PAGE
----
Thank you, Tarana. It makes me think about how oftentimes, in my own experience, how it can be moving forward in my healing journey, and get snapped back into the moment of abuse in the moment of violence. And both of those stages are important and are key and are deserving of love, and care and intentionality. So I think that really resonates with me.
I want to pass it over to Nim. So this agenda is an opportunity for survivors, again, to take it out of the realm of personal, and be like “you too, lawmakers, are accountable to survivors and accountable to the multiple ways in which we show up in the world.” The multiple ways in which are experiences drives the things that we need the material conditions that we need. And so I’d be really curious for you: What is the role of school administration and lawmakers in protecting survivors in your school? How can that be a model, right, for how those who are in power to be in relationship to survivors?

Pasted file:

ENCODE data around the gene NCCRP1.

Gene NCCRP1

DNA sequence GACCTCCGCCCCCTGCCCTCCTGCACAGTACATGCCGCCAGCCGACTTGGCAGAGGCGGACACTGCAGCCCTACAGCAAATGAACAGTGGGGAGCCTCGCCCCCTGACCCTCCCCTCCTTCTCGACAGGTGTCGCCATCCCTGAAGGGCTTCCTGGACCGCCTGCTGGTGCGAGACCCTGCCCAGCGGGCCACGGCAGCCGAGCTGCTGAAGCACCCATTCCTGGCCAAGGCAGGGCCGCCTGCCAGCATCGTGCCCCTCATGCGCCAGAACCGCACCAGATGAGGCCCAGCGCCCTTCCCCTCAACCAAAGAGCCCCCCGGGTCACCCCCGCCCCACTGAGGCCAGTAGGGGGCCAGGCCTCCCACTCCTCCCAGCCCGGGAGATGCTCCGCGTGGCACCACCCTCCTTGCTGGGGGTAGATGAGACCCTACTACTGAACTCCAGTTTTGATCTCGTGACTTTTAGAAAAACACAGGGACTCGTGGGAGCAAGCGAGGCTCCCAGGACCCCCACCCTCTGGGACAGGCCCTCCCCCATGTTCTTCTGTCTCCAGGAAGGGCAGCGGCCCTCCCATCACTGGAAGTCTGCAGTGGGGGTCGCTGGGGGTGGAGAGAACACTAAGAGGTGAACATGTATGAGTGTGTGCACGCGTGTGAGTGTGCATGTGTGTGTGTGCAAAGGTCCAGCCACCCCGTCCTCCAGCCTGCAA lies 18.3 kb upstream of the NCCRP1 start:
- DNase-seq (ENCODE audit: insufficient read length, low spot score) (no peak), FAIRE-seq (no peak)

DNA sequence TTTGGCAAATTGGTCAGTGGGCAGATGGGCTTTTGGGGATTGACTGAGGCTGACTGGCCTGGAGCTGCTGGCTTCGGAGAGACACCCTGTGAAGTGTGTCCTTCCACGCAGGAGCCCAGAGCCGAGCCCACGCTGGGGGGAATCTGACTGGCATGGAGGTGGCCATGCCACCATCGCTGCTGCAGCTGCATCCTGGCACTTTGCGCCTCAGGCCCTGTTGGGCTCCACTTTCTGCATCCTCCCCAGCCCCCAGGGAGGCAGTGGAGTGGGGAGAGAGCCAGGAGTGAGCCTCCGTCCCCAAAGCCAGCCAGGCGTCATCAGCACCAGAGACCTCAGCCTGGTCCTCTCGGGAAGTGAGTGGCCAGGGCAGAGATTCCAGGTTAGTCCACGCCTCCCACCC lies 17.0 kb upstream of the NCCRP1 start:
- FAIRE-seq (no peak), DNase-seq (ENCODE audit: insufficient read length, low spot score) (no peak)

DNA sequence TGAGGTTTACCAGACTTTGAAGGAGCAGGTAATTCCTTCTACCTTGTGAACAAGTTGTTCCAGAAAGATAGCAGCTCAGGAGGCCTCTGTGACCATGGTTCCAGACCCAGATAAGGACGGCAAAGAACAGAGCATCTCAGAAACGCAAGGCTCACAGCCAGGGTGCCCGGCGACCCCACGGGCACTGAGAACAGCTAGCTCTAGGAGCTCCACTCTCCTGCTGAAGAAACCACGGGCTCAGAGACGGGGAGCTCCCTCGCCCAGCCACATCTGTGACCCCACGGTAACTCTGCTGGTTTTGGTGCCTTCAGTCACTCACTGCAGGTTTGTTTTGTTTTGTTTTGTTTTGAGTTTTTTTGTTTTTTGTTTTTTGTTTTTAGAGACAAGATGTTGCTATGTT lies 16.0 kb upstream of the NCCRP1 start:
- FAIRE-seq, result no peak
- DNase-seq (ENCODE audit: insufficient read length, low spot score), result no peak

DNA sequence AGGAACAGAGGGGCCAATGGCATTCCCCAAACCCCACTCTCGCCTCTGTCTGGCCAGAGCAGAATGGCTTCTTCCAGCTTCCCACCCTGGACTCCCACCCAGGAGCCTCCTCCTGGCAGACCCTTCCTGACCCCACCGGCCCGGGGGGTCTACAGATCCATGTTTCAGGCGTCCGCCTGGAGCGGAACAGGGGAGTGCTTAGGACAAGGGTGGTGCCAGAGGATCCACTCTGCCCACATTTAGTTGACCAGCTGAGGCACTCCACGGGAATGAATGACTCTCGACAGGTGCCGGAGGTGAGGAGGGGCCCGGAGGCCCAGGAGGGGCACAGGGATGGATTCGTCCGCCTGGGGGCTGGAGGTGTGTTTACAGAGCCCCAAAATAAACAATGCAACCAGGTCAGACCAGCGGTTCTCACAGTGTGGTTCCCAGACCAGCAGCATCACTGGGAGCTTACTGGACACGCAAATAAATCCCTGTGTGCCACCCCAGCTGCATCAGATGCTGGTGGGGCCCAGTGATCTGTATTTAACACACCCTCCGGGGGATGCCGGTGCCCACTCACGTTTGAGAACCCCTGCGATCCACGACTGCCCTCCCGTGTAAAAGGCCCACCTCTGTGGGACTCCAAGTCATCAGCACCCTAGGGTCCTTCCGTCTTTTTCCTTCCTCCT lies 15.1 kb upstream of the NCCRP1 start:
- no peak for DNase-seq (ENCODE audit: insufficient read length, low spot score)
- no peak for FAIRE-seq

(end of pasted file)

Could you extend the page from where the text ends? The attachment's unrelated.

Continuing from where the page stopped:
In all honesty, I feel like there aren’t enough administrators and lawmakers protecting survivors in my school and in schools throughout larger New York City. At my school, High School for Environmental Studies, HSES, we have a program called RAPP which stands for Relationship Abuse Prevention Program. This program caters to all kinds of students who are experiencing sexual and intimate partner violence. However, this is the only program that helps and supports survivors of gender based violence in my school. On a citywide level, HSES is only one of a handful of schools that even offer RAPP or a program like it to its student body, which leaves survivors very little support in navigating and healing from trauma. Like other schools, HSES does have a counselor for each grade, but one counselor is not enough to provide support for an entire grade of students. There are so many ways in which fellow peers, administrators, administration, and institutions on the whole, perpetuate rape culture and create hostile, unsafe environments for survivors. Right now we’re in a moment where more survivors are moving towards sharing their stories with others as a form of radical healing and solidarity. More programs like RAPP and Sisters in Strength, as well as adequate counseling and mental health support could work to protect survivors who intend to come forward. Additionally, they could support holding individuals and institutions who have caused harm accountable.